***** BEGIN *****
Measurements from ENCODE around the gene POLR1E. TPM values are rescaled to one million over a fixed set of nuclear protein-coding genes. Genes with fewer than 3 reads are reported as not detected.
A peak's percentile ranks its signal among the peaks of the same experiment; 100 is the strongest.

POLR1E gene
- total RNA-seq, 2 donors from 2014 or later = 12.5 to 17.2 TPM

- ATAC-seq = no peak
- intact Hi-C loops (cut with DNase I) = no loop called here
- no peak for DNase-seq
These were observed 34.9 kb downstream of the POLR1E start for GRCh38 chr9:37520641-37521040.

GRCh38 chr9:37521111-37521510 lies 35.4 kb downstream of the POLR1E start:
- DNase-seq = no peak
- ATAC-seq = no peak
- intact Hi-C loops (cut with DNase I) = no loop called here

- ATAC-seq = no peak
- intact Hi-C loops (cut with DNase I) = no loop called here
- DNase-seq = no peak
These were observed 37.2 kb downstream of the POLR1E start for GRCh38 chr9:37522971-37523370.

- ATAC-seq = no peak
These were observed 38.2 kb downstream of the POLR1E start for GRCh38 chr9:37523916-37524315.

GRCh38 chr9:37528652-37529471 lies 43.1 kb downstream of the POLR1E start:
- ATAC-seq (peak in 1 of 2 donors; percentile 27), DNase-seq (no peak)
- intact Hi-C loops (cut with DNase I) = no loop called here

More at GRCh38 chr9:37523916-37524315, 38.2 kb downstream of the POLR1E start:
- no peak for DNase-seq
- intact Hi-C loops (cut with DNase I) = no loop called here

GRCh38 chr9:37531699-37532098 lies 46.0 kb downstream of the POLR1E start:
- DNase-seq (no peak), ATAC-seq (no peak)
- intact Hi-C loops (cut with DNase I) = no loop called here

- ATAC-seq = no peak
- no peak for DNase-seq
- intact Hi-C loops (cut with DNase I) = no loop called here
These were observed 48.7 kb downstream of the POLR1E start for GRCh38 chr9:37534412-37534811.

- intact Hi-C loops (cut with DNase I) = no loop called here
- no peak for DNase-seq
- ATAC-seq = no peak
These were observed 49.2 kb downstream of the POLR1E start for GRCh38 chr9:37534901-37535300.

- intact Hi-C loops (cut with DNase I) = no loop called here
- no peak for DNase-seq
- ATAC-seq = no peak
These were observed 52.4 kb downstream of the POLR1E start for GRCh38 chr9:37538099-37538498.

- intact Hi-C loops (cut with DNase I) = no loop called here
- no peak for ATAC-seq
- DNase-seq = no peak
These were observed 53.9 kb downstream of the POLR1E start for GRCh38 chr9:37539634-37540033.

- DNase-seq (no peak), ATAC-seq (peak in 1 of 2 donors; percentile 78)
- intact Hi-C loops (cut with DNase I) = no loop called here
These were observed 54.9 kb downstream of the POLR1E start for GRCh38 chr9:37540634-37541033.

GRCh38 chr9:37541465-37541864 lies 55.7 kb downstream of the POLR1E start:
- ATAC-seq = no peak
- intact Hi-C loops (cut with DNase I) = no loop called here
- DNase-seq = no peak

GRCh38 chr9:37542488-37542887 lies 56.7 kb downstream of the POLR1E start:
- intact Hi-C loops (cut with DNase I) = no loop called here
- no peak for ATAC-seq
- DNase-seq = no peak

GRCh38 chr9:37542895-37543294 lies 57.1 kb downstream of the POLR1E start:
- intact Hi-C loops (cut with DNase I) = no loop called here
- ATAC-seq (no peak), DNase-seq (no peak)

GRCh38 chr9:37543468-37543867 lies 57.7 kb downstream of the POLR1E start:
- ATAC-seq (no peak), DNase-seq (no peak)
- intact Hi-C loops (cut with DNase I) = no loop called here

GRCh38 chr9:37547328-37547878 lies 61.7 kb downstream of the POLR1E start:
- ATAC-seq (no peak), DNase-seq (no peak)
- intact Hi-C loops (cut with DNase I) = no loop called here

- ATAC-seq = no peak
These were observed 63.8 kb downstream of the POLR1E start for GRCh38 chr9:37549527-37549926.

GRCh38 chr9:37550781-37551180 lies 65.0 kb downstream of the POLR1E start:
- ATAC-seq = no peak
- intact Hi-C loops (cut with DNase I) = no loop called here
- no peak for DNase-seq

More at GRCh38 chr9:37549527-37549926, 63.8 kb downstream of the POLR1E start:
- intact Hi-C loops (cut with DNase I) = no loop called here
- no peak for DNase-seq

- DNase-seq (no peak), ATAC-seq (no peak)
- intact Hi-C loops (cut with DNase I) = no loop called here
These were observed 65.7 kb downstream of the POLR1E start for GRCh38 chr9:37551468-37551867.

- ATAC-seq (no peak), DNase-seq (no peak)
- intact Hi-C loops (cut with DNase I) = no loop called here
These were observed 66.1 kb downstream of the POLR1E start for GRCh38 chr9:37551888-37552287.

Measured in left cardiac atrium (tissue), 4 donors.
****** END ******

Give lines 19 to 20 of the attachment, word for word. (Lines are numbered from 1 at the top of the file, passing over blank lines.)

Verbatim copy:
GRCh38 chr9:37528652-37529471 lies 43.1 kb downstream of the POLR1E start:
- ATAC-seq (peak in 1 of 2 donors; percentile 27), DNase-seq (no peak)